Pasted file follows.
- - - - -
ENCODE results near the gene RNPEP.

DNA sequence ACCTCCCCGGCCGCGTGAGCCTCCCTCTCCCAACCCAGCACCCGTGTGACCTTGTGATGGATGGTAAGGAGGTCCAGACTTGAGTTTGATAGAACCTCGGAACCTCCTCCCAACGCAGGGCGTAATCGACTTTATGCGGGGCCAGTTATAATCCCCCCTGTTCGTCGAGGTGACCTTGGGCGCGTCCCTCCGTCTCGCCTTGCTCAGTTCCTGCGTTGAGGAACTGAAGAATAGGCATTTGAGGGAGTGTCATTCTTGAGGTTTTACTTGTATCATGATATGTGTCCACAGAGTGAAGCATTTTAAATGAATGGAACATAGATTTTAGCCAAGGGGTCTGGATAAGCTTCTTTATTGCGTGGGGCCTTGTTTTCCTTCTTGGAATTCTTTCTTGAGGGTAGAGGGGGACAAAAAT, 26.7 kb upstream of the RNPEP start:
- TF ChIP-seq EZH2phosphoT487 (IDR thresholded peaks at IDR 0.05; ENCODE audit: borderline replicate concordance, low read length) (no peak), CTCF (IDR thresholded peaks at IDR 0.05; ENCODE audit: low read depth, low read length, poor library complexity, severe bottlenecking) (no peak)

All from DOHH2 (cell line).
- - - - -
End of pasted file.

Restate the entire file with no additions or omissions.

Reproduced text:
ENCODE results near the gene RNPEP.

DNA sequence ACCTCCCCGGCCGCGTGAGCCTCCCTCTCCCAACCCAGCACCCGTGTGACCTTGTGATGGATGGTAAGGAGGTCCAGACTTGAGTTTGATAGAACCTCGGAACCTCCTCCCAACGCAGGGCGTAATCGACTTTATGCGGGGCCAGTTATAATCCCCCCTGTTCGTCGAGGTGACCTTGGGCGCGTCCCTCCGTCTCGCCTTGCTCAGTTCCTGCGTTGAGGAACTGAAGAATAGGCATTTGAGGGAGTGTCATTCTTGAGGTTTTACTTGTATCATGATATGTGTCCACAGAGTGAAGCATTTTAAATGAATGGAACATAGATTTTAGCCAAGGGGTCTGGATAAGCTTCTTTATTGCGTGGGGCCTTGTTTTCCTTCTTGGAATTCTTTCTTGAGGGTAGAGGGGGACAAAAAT, 26.7 kb upstream of the RNPEP start:
- TF ChIP-seq EZH2phosphoT487 (IDR thresholded peaks at IDR 0.05; ENCODE audit: borderline replicate concordance, low read length) (no peak), CTCF (IDR thresholded peaks at IDR 0.05; ENCODE audit: low read depth, low read length, poor library complexity, severe bottlenecking) (no peak)

All from DOHH2 (cell line).